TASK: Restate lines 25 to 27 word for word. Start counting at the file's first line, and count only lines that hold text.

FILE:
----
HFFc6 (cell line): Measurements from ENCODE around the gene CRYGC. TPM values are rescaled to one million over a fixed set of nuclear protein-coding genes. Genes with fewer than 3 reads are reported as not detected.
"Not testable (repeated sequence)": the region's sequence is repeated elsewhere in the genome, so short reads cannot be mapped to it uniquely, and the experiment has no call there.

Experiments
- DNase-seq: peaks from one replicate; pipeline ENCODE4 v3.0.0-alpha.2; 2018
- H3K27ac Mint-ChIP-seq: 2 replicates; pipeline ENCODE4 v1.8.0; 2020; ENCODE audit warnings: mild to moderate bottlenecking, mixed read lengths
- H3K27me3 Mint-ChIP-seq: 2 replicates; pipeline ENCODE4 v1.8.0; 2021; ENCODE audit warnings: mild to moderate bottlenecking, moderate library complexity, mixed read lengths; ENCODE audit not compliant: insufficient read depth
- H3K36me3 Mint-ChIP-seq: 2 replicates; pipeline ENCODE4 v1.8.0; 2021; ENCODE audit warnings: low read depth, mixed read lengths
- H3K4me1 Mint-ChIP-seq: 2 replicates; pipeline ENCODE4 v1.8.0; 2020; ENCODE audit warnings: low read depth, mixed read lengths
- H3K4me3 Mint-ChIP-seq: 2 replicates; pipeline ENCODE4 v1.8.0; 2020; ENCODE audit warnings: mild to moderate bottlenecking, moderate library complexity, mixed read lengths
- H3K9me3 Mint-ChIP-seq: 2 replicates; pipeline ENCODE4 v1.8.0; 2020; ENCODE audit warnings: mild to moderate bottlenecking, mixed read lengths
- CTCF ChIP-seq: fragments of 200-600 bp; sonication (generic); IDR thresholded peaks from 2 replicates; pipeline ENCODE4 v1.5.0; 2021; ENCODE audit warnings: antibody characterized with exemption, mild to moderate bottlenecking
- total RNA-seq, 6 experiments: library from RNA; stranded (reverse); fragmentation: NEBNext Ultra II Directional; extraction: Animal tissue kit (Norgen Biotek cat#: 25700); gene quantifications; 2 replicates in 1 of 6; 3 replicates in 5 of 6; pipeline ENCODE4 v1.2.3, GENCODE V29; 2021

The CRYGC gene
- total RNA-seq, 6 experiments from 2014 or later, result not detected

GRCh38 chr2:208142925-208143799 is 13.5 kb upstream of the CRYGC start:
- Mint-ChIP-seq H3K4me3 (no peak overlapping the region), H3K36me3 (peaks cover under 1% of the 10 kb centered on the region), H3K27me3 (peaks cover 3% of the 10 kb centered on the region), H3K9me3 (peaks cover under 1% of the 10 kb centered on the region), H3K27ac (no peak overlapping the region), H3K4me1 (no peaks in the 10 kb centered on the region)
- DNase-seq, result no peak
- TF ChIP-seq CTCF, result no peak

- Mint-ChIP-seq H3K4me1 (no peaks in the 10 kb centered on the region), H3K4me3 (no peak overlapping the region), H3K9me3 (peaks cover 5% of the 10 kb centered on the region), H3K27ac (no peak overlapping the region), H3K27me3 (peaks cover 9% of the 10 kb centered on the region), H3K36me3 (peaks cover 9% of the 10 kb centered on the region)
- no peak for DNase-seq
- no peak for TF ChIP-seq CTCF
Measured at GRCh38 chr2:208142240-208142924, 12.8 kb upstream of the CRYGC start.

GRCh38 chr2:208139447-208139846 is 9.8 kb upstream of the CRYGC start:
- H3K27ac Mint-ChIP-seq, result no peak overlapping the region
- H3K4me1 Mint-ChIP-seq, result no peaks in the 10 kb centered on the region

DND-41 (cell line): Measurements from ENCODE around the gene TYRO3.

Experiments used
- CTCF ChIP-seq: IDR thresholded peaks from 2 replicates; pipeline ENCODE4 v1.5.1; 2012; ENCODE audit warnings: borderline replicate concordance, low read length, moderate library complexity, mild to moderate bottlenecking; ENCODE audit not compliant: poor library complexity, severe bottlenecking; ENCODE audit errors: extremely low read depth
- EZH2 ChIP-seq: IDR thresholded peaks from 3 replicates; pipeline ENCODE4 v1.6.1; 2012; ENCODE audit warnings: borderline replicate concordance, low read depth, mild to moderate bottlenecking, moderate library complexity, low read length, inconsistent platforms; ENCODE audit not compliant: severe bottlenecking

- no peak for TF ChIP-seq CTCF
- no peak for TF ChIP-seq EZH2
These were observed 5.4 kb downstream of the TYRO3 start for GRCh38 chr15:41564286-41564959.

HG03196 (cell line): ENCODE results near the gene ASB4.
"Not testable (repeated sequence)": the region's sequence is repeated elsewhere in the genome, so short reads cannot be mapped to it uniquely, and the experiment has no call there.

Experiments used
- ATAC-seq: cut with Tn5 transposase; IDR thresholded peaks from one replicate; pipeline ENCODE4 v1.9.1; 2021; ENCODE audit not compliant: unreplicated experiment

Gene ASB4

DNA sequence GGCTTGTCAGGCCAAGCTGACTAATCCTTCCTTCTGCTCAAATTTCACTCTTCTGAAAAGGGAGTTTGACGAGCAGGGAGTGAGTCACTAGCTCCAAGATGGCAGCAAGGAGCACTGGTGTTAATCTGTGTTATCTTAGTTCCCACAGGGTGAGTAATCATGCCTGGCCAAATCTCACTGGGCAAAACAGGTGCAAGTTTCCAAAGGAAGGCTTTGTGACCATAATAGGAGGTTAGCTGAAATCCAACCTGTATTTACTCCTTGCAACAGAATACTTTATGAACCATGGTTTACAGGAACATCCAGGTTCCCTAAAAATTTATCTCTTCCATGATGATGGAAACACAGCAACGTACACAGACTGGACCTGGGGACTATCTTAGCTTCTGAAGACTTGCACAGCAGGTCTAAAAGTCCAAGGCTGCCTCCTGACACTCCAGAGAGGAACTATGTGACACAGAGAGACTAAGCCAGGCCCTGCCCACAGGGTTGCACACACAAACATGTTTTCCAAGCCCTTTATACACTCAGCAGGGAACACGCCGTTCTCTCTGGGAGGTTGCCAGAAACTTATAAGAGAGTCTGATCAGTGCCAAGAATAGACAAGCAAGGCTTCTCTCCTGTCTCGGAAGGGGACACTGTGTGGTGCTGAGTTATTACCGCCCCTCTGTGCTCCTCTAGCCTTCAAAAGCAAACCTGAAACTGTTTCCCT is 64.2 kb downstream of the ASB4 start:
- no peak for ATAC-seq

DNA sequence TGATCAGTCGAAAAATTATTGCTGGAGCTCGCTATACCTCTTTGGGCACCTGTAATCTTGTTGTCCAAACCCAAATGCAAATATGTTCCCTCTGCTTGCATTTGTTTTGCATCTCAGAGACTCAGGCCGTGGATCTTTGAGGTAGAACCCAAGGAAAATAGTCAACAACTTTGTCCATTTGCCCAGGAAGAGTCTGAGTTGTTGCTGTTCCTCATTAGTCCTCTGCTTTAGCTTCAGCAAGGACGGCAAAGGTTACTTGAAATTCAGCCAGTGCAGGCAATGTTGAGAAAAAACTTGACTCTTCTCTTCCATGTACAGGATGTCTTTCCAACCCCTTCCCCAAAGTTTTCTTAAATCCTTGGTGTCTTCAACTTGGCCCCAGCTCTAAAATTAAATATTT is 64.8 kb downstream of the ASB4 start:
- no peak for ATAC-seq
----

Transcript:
- H3K4me1 Mint-ChIP-seq, result no peaks in the 10 kb centered on the region

DND-41 (cell line): Measurements from ENCODE around the gene TYRO3.

Experiments used